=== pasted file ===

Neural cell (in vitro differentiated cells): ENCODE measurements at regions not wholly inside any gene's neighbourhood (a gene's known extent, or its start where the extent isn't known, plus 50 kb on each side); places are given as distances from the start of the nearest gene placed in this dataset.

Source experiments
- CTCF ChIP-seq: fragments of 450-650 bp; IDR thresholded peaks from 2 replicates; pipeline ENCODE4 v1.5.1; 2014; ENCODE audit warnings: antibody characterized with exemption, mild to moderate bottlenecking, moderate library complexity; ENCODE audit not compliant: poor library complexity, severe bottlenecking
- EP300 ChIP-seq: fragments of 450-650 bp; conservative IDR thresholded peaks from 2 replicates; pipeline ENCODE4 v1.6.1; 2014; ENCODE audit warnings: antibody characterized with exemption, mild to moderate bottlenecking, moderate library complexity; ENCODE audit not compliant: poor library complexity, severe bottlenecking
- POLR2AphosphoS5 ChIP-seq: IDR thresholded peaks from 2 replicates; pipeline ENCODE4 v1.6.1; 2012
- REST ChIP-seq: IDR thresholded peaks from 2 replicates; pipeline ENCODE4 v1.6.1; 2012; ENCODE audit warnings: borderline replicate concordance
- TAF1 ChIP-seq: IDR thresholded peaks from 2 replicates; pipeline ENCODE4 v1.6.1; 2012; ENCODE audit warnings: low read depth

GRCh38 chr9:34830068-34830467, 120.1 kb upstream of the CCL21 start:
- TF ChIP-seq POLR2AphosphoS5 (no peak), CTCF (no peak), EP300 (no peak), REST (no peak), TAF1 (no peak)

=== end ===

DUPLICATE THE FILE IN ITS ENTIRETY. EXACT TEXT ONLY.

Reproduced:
Neural cell (in vitro differentiated cells): ENCODE measurements at regions not wholly inside any gene's neighbourhood (a gene's known extent, or its start where the extent isn't known, plus 50 kb on each side); places are given as distances from the start of the nearest gene placed in this dataset.

Source experiments
- CTCF ChIP-seq: fragments of 450-650 bp; IDR thresholded peaks from 2 replicates; pipeline ENCODE4 v1.5.1; 2014; ENCODE audit warnings: antibody characterized with exemption, mild to moderate bottlenecking, moderate library complexity; ENCODE audit not compliant: poor library complexity, severe bottlenecking
- EP300 ChIP-seq: fragments of 450-650 bp; conservative IDR thresholded peaks from 2 replicates; pipeline ENCODE4 v1.6.1; 2014; ENCODE audit warnings: antibody characterized with exemption, mild to moderate bottlenecking, moderate library complexity; ENCODE audit not compliant: poor library complexity, severe bottlenecking
- POLR2AphosphoS5 ChIP-seq: IDR thresholded peaks from 2 replicates; pipeline ENCODE4 v1.6.1; 2012
- REST ChIP-seq: IDR thresholded peaks from 2 replicates; pipeline ENCODE4 v1.6.1; 2012; ENCODE audit warnings: borderline replicate concordance
- TAF1 ChIP-seq: IDR thresholded peaks from 2 replicates; pipeline ENCODE4 v1.6.1; 2012; ENCODE audit warnings: low read depth

GRCh38 chr9:34830068-34830467, 120.1 kb upstream of the CCL21 start:
- TF ChIP-seq POLR2AphosphoS5 (no peak), CTCF (no peak), EP300 (no peak), REST (no peak), TAF1 (no peak)